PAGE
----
At age 52, Jones continues to produce stunning works of art, despite spending the past decade battling and transcending a diagnosis of multiple sclerosis.

Read the rest of the story.

Local filmmaker brings Canada’s betrayal of Haiti to light

A black and white photo of a Haitian woman walks past a UN truck parked on the sidewalk and half blocking the street.
A Haitian woman walks past a UN tank parked on the sidewalk and half blocking the street.Photo courtesy of Elaine Brière

How does a former Ladysmith resident become an international photojournalist and documentary filmmaker? Elaine Brière, director and producer of Haiti Betrayed: How Canada Destroyed a Democracy has an idea.

“I started off as a human rights advocate. I wanted to help tell stories that were being hidden and the camera was the best way I could go about that,” she says. Brière’s photojournalism and photo activism have appeared in the Globe & Mail, the New York Review, Canadian Geographic, Amnesty International and Switzerland’s Neue Zurcher Zeitung. 

Her use of black and white photography and silver film videography has been a key tool in showcasing human rights movements.

Read the rest of the story.

From ‘third-tier venue’ to cultural hub: A decade at the Cowichan Performing Arts Centre

Kristen Schraeder stands in front of a purple backdrop holding a microphone to her mouth.
Kirsten Schrader, shown here at a Cowichan Valley Regional District Arts and Culture dialogue session in November 2013, managed the CVRD Arts and Culture Division and the Cowichan Performing Arts Centre for 12 years. Photo Courtesy of Cowichan Performing Arts Centre.

Kirsten Schrader stepped down [in October] after serving as manager of the Cowichan Performing Arts Centre and the Cowichan Valley Regional District Arts and Culture Division for over a decade. During her 12-year tenure, Schrader helped put the performing arts centre on the map. She booked popular touring artists and curated an eclectic mix of highly acclaimed performances, developed an innovative funding model that supports local arts groups and navigated the many challenges presented by the COVID-19 pandemic.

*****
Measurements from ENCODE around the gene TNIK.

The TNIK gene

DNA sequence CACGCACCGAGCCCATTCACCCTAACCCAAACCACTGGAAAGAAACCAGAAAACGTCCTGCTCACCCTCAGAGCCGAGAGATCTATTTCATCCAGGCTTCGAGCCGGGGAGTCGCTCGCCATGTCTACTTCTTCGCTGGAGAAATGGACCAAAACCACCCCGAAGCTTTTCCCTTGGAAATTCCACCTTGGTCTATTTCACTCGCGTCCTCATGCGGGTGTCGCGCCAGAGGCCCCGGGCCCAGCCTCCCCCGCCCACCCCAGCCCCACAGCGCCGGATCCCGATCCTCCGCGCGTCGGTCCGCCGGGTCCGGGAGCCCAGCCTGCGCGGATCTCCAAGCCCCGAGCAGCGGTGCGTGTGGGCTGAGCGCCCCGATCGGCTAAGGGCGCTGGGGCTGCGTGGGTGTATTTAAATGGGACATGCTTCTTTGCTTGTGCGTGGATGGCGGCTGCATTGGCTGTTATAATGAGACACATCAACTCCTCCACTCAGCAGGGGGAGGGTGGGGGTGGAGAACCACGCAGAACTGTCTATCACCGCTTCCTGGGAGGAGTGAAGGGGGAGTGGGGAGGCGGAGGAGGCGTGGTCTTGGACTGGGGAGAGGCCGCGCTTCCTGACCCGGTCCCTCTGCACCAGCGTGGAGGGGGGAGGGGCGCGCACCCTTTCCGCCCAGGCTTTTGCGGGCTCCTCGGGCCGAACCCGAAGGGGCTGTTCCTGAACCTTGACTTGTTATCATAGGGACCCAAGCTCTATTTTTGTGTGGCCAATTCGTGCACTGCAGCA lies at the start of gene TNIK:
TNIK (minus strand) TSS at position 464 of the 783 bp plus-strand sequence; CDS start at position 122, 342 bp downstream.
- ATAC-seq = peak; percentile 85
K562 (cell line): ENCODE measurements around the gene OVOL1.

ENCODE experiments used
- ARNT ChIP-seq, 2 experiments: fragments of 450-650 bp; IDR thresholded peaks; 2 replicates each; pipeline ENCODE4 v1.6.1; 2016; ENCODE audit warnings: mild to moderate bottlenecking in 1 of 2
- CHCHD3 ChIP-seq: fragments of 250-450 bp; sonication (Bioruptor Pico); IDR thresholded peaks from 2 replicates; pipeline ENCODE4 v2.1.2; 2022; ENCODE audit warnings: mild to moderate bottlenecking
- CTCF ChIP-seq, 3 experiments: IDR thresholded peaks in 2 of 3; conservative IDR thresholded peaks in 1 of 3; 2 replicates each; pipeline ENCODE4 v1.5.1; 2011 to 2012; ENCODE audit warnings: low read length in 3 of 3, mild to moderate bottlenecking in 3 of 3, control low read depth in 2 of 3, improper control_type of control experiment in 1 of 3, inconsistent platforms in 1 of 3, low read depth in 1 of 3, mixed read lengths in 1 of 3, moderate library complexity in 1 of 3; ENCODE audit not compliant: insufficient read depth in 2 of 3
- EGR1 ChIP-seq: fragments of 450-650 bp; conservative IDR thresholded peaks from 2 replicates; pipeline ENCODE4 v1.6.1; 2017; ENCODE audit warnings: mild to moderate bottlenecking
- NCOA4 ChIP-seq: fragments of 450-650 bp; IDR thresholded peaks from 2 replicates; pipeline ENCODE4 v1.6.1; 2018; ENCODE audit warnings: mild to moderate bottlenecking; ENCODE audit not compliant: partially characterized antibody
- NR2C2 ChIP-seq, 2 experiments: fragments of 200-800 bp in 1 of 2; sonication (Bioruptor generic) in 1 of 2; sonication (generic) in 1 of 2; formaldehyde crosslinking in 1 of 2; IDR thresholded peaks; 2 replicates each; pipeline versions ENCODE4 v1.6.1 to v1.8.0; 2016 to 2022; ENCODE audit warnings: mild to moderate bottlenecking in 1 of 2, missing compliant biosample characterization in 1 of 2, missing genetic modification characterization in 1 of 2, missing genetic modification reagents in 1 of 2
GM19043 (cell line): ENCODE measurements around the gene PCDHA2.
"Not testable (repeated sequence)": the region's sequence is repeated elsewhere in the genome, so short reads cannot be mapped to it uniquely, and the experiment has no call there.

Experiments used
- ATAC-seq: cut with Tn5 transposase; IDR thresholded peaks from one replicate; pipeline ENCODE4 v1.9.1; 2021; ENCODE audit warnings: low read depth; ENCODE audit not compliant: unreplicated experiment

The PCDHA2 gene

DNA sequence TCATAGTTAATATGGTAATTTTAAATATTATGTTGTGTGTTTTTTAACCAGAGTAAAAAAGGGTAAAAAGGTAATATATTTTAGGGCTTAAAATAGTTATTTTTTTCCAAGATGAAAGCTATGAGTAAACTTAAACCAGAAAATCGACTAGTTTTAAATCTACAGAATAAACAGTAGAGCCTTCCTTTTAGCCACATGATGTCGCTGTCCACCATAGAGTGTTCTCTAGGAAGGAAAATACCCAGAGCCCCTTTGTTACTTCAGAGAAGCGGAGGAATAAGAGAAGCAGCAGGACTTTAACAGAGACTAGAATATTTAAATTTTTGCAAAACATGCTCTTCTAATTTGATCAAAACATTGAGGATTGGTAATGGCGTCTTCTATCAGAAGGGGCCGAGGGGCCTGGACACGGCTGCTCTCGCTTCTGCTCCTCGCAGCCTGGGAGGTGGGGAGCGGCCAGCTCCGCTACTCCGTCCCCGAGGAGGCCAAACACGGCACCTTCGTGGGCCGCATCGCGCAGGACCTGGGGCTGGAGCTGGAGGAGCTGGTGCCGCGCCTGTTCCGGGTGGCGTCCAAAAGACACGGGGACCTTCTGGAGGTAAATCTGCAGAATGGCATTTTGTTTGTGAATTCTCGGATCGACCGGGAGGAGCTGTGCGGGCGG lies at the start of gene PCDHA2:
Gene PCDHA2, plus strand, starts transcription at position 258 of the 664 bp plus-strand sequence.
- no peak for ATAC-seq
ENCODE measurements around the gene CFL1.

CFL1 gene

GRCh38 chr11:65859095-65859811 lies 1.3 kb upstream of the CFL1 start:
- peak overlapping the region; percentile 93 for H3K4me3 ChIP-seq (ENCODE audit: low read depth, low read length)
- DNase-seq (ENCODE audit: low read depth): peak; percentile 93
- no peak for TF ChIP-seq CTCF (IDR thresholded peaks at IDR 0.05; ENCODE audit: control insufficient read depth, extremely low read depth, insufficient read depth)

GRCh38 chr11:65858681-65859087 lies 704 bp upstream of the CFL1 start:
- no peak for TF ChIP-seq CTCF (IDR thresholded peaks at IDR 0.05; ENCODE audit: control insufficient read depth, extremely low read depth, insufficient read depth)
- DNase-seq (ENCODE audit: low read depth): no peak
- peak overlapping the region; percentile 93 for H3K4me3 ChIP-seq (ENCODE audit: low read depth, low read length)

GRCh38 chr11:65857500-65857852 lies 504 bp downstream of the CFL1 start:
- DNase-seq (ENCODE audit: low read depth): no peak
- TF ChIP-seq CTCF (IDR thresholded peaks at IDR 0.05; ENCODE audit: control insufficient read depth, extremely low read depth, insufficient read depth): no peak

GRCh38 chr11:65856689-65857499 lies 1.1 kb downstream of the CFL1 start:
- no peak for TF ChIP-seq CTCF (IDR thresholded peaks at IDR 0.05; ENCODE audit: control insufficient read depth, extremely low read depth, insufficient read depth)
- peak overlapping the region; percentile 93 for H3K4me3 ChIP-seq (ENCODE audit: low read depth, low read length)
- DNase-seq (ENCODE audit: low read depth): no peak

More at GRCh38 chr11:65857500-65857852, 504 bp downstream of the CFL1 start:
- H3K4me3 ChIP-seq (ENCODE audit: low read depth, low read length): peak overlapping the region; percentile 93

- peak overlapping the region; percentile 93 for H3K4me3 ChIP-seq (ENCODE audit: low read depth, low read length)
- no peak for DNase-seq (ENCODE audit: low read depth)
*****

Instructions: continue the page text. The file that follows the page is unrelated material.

It’s a difficult gig to give up, she says, with some elements of her vision still incomplete, but Schrader had known that eventually she would need to relocate to Calgary, at least for some time. Her husband Bryce Watson, who had been commuting between Cowichan Bay and Calgary for 12 years, runs a business there. After the performing arts centre reopened to full capacity post-pandemic and she secured funding for major theatre renovations, Schrader determined that it was as good a time as any to move on.

Read the rest of the story.

Local artist rises up after debilitating brain injury

Artist Marian van der Zon, a white woman with blonde hair wearing a blue shirt and black riding pants, leads two bay coloured horses through a richly green forest. They are headed towards the camera.
Marian van der Zon walks two horses on her homestead named The Valley of Miracles. Photo by Denisa Reyes

Before an accident in October 2013 transformed her life, local educator, sound artist, documentarian and media activist Marian van der Zon was, by her own admission, a bit of an overachiever. 

A respected professor in both the media studies and women’s studies departments of Vancouver Island University (VIU), she also helmed a weekly local radio show called Be the Media on CHLY 101.7 FM. 

Involved in radio for over a decade, van der Zon was a contributing editor to the 2010 book Islands of Resistance: Pirate Radio in Canada, as well as a member of the VIU-founded multimedia project, Meridian. 

Also a musician, van der Zon was a banjoist-vocalist in Puzzleroot, a folk act with her former partner, and they had released two albums.

Then, in an instant, it was all gone.

Read the rest of the story.

Against the odds, Cowichan Valley women’s shelter finds a permanent home

A group of people stand with a banner and balloons with jubilant poses and expressions.
Cowichan Women Against Violence Society staff and supporters celebrate in front of the new home of the Charlotte’s Place women’s shelter. Photo by David Minkow/The Discourse